“May our presence in this space remind other Black graduate women and ourselves           that we are not alone here. We are each others’ strength, comfort, joy, peace, encourager, and sister. May this physical representation of us be a testament to our collective and individual strength, courage, and agency to care for ourselves and one another.

To the Black graduate women of UGA, our sista-scholars, who joined with Marvette Lacy and I to make this magic happen, thank you 

We invite viewers to post empowering quotes from Black women under photos (bell hooks, Andre Lorde, Beyoncé, Rihanna, Michelle Obama, Cynthia Dillard, Bettina Love, auntie, mama, sista-girl, etc.)

When I dare to be powerful, to use my strength in the service of my vision, then it becomes less and less important whether I am afraid. ~Audre Lorde

#BlackFeministPraxis #BlackGirlMagic #CiteASista #SistaCircle

Below are photos from the experience. Photos are captioned by sista-scholars’ own expressions for why they wanted to be a part of the experience or quotes they offered for the project.

In the tradition of Toni Morrison who “wrote what she needed to read”, we took the pictures that we needed to see (Thank you Daisy Hernandez for that reminder). Black women, take up your space. Take up/continue community building. Commit to fellowship. Commit to love. We are not alone when we have each other. #WeGotUs

In solidarity,

Joan Nicole (on behalf of Joan Collier, PhD and Marvette Lacy, PhD)


Charlayne Hunter-Gault, the first African American woman to attend the University of Georgia.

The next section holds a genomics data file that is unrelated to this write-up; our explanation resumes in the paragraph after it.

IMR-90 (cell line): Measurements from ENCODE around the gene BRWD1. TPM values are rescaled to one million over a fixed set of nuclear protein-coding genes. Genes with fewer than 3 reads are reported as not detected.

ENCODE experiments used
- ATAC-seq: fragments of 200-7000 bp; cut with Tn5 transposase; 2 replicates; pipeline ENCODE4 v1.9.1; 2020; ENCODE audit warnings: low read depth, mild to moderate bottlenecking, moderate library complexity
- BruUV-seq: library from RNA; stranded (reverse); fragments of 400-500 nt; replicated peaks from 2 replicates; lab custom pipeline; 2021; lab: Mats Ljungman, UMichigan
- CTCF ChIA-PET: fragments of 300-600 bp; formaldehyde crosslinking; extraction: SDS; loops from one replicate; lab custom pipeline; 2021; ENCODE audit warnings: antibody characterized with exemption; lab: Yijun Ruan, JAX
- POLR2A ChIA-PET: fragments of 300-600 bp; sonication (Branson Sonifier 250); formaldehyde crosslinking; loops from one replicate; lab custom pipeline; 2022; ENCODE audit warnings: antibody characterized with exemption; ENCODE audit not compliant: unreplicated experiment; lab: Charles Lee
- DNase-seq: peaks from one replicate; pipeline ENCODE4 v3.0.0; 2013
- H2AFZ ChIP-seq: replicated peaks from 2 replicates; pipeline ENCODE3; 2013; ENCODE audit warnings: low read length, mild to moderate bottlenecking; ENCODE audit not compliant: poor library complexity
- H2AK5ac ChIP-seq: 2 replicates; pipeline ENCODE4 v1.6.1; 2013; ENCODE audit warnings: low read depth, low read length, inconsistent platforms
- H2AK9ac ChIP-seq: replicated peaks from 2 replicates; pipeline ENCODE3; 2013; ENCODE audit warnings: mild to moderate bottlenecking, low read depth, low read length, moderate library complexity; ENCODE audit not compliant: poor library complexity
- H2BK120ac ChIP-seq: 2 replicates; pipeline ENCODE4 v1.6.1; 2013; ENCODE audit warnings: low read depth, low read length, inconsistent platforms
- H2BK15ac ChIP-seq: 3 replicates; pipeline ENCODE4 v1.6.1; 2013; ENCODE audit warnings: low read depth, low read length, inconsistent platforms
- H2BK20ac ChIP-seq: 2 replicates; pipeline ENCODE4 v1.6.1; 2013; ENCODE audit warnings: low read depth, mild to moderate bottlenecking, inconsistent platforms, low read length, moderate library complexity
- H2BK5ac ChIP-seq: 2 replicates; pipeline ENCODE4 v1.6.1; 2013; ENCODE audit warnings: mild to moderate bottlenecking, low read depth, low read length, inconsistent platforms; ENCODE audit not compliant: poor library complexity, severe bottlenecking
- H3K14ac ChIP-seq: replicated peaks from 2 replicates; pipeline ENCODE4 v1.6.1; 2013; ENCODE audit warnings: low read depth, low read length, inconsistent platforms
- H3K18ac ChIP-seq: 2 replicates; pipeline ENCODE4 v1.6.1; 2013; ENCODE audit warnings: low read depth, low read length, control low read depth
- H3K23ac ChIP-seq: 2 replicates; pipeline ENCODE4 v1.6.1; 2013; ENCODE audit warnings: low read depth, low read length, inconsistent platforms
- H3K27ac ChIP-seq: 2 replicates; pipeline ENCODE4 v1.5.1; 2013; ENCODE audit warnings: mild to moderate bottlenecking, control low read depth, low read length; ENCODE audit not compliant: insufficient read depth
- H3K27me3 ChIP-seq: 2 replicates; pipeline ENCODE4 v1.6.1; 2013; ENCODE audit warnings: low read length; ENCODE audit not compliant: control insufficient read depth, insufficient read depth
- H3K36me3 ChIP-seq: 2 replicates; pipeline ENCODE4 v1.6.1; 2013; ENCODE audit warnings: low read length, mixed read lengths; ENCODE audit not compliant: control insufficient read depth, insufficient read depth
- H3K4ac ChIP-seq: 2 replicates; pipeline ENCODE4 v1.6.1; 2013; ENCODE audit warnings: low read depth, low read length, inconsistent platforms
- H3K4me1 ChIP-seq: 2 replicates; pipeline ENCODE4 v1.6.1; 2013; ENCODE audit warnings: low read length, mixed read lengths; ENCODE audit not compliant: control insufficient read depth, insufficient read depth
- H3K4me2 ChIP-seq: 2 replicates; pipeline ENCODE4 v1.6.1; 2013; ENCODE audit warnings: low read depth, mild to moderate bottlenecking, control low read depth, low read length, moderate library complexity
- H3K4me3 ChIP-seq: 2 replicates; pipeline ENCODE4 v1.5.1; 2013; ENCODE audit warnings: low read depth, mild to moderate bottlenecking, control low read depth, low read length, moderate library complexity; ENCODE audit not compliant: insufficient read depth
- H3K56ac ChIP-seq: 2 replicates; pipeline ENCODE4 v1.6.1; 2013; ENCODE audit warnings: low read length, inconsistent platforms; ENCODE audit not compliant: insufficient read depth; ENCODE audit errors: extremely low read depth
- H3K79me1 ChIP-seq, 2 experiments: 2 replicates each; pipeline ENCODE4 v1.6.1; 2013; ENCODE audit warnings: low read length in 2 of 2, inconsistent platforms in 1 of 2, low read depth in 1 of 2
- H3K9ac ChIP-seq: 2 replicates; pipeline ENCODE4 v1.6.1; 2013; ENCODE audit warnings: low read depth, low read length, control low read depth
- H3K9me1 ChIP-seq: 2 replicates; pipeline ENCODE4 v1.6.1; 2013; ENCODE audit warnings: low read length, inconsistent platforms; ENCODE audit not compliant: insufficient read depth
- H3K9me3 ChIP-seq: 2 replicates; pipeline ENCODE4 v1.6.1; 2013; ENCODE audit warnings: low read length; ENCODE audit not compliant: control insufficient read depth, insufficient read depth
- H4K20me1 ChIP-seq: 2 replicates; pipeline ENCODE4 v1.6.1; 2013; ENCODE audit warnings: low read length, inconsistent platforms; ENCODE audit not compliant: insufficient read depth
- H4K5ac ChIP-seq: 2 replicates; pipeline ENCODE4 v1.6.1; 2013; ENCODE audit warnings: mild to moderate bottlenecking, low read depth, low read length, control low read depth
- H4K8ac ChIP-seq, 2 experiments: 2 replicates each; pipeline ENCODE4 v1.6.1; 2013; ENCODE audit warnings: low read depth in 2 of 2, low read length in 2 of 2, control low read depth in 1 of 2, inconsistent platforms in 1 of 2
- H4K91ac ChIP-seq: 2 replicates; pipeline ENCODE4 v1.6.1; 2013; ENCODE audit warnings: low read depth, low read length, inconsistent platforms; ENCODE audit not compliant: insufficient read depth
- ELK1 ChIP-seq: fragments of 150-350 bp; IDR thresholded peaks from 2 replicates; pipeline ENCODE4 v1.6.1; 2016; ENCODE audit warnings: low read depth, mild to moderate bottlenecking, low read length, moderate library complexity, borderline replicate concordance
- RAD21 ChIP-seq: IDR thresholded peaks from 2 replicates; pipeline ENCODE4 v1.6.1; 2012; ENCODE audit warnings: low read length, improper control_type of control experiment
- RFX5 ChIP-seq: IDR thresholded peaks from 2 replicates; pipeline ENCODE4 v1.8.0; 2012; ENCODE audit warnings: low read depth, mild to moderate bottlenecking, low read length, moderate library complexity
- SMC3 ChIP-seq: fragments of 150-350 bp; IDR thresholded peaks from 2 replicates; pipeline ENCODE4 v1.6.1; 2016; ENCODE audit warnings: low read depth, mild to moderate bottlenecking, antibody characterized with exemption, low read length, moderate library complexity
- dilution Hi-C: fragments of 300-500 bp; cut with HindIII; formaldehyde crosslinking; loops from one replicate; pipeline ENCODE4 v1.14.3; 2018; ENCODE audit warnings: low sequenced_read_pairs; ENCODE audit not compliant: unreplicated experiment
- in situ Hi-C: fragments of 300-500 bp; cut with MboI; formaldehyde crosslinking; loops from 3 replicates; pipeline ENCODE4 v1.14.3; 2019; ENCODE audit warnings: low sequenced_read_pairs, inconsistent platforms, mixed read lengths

Mary Frances Early, a graduate student and the first African American to graduate from the University of Georgia.


“I want to be part of the representation of this dynamic group and meet other women as well; it’s a great platform to fellowship and encourage each other.”


“I love supporting other Black graduate students, socializing, and taking pictures!”


“Sharing in all that Black Girl Magic wonderfulness.”


“Inclusion and representation- I may be the only ‘sista’ in my department but that doesn’t mean I should have to fade into the background… “


“Wanting to support sista scholars as they transition to their next journey. Just wanting to take this last opportunity to participate in an activity and space they are providing for celebration and fellowship.”


“My support network while in my program has strongly consisted of the community of Black women that I have come to know while here. Nothing would make me happier than to celebrate graduation with this community.”


“As a woman of color at a flagship PWI, I feel that it is so critical to create an image that reflects pride in culture and solidarity. I feel that whenever possible, we should take the time to celebrate Black excellence and academics to create positive imagery. While I am ever grateful for choosing UGA as the institution to continue my educational journey, I feel that opportunities like these are what have assuaged my personal discomforts.”


“The celebration of the strength, intelligence, and beauty of Black Women.”


“Once you know who you are, you don’t have to worry anymore.” Nikki Giovanni


“Invest in the human soul. Who know, it might be a diamond in the rough.” Mary McLeod Bethune


“I love that we can get together and celebrate one another. It is also fun to be able to get together and dress up.”


“I love supporting and empowering Black Women.”


“I love celebrating Black Success! This is a great opportunity to do that!”


“No person is your friend who demands your silence or denies your right to grow.” Alice Walker


“I would like to be a part of the shoot in order to put a face to ‘sista scholars’ and to celebrate our perseverance as a community.”